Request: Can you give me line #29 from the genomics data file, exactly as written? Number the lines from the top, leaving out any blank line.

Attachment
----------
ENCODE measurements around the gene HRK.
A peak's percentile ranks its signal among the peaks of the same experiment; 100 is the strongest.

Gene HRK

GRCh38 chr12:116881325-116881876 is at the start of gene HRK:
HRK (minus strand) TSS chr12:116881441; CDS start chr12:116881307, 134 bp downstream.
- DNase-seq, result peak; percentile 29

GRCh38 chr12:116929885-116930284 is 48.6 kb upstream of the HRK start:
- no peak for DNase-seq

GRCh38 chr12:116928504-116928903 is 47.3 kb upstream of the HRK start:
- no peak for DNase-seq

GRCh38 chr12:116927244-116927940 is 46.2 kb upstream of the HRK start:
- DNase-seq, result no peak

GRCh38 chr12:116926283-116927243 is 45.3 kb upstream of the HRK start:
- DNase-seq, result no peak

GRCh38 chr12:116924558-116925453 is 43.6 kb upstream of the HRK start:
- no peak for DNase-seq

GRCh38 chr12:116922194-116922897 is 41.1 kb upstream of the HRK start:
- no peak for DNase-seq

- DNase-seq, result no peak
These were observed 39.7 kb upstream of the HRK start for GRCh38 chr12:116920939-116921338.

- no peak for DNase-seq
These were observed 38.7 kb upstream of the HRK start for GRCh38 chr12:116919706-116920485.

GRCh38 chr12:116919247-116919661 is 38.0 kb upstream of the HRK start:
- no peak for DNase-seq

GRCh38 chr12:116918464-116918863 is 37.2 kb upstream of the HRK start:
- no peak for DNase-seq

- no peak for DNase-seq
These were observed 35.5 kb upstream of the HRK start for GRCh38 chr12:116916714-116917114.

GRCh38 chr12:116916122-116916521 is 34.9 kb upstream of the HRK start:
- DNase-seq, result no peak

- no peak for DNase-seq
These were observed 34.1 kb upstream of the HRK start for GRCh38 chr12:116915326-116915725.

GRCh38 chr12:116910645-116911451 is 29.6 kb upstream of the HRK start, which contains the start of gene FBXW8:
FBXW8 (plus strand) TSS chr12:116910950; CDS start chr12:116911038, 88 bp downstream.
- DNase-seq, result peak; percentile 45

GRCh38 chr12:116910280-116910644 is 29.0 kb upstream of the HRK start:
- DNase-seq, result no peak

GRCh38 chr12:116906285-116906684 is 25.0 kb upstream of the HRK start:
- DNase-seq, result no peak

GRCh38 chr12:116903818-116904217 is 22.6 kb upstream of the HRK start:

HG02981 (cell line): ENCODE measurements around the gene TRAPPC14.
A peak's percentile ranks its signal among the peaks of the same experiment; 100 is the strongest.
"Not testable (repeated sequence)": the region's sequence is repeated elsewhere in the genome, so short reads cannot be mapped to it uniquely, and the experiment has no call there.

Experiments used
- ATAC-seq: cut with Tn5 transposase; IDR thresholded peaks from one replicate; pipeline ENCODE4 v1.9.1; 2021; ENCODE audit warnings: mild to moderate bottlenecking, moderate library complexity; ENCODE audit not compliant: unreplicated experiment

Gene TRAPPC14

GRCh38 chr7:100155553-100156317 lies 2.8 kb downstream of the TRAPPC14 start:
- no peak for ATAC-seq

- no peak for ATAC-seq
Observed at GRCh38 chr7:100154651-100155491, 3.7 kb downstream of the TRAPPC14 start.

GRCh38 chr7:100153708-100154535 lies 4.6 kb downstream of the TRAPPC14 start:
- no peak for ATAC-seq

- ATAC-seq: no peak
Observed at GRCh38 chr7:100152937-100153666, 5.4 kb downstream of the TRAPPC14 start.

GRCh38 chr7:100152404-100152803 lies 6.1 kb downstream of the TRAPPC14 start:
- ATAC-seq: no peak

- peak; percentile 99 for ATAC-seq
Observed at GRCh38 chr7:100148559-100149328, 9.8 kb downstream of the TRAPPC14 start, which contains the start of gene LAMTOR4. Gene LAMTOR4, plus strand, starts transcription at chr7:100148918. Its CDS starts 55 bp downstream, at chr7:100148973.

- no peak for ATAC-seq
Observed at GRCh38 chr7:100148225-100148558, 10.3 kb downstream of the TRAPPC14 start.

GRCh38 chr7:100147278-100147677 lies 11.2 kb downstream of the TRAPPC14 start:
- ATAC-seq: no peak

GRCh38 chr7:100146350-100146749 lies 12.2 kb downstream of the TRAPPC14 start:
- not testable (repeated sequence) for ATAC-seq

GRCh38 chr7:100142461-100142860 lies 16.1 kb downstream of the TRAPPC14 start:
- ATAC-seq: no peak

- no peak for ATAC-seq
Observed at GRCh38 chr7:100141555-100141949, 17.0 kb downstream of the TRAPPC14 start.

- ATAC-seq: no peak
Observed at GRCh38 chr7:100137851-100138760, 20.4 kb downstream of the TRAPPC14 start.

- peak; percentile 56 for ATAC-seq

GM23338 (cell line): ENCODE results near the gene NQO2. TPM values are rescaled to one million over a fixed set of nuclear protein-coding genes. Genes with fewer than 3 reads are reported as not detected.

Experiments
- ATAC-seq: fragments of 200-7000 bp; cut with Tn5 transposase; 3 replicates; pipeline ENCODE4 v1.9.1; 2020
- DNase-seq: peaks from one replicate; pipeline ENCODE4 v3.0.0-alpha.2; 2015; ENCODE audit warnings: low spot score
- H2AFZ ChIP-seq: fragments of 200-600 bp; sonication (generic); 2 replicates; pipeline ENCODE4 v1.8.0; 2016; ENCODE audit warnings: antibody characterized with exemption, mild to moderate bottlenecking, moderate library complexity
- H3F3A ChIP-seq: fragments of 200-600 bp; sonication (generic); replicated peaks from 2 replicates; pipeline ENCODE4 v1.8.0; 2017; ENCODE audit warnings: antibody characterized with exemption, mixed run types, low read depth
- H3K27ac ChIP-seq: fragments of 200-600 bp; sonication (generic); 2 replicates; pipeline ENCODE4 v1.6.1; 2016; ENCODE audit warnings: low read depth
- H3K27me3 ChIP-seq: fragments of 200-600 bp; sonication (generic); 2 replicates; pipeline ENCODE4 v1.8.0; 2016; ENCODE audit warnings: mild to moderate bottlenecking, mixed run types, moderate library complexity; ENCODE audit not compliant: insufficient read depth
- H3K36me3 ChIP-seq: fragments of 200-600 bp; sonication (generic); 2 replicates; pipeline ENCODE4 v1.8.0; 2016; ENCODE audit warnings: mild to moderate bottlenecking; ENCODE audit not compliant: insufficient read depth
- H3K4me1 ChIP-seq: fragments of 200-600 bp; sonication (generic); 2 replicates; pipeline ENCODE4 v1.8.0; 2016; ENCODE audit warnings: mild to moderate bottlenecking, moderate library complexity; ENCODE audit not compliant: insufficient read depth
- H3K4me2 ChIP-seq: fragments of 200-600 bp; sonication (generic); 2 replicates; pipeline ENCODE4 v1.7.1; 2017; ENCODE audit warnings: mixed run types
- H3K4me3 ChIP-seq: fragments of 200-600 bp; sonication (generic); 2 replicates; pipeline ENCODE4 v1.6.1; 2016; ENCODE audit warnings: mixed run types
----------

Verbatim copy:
GRCh38 chr12:116916122-116916521 is 34.9 kb upstream of the HRK start: